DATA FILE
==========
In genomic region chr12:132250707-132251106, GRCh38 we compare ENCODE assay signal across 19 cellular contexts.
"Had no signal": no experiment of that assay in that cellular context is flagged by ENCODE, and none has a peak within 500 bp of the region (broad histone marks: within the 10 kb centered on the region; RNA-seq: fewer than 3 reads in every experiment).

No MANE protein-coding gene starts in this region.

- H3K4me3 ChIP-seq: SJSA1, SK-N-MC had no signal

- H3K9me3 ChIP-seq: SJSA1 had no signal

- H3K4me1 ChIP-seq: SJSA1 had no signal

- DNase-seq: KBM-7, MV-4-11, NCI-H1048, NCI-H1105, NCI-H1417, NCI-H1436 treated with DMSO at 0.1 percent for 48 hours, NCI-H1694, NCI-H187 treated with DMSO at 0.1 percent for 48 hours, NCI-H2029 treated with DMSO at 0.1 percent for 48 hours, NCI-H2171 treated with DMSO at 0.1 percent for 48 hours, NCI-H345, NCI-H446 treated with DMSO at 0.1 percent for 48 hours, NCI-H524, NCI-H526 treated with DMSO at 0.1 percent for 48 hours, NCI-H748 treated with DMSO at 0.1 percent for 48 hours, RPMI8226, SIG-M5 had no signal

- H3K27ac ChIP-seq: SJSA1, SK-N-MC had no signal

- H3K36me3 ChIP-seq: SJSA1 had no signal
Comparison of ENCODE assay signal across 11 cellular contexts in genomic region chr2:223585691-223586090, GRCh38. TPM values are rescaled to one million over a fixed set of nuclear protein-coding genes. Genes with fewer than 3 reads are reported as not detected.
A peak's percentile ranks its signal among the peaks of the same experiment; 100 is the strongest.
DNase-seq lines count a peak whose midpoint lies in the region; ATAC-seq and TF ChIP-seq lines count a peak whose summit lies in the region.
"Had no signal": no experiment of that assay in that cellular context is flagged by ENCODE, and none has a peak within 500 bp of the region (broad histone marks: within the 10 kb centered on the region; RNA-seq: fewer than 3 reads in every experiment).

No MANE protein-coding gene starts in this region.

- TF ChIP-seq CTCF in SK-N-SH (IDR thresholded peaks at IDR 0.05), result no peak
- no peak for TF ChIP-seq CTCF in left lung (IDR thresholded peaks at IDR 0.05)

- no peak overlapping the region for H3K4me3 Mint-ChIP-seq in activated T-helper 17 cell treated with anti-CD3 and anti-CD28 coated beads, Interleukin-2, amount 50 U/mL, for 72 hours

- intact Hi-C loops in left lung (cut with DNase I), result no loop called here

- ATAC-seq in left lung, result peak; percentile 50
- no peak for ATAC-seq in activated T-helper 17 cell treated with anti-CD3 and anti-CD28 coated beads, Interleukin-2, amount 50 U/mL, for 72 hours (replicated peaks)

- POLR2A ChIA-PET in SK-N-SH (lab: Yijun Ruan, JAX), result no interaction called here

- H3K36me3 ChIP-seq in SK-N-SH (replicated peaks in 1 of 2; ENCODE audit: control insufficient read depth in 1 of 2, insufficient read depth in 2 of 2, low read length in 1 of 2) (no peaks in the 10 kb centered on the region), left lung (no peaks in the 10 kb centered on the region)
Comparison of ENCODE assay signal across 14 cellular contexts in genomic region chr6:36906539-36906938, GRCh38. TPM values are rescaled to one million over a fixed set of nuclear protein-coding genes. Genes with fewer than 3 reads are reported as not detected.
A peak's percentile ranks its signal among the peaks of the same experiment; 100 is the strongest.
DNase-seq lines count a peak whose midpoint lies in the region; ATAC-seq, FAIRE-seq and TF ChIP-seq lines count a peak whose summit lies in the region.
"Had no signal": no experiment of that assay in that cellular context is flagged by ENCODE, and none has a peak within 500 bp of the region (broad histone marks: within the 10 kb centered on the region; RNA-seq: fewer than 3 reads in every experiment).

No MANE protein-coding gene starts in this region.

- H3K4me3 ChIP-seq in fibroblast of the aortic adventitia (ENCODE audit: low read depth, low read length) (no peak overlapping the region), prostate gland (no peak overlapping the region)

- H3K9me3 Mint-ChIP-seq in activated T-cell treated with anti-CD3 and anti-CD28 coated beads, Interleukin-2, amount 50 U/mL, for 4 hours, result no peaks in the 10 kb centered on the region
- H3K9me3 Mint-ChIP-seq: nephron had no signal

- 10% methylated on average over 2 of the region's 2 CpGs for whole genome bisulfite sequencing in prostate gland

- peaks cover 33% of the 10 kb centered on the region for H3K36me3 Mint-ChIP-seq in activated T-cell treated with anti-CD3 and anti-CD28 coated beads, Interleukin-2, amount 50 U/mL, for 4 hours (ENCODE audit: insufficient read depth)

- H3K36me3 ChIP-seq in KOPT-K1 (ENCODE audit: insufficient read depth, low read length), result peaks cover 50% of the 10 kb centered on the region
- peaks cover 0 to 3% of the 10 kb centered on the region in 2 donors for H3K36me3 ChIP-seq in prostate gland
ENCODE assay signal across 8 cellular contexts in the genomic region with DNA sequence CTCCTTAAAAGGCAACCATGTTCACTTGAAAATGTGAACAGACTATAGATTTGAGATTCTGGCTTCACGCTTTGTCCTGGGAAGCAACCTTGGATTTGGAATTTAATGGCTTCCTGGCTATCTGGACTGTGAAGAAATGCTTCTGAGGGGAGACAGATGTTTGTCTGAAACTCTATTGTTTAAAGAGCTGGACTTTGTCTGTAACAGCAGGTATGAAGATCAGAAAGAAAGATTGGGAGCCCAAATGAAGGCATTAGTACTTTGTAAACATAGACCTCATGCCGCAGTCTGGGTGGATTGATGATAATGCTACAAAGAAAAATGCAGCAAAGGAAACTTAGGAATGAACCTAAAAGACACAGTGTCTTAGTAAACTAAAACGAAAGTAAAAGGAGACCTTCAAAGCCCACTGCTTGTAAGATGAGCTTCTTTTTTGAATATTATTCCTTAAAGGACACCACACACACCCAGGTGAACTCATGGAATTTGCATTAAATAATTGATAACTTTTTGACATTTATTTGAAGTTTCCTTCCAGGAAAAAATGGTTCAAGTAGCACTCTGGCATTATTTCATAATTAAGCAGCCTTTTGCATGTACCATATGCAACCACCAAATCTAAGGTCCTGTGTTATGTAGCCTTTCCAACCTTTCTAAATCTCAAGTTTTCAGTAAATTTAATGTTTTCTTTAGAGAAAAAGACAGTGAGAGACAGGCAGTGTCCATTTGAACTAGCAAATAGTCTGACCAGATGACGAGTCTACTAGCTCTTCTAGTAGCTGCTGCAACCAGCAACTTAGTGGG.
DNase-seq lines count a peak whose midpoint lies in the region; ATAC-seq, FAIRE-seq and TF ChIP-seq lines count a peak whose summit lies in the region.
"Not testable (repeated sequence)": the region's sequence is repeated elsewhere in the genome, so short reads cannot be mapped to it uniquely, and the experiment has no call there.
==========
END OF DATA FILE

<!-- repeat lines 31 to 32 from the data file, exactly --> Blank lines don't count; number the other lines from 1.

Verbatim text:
- 10% methylated on average over 2 of the region's 2 CpGs for whole genome bisulfite sequencing in prostate gland

- peaks cover 33% of the 10 kb centered on the region for H3K36me3 Mint-ChIP-seq in activated T-cell treated with anti-CD3 and anti-CD28 coated beads, Interleukin-2, amount 50 U/mL, for 4 hours (ENCODE audit: insufficient read depth)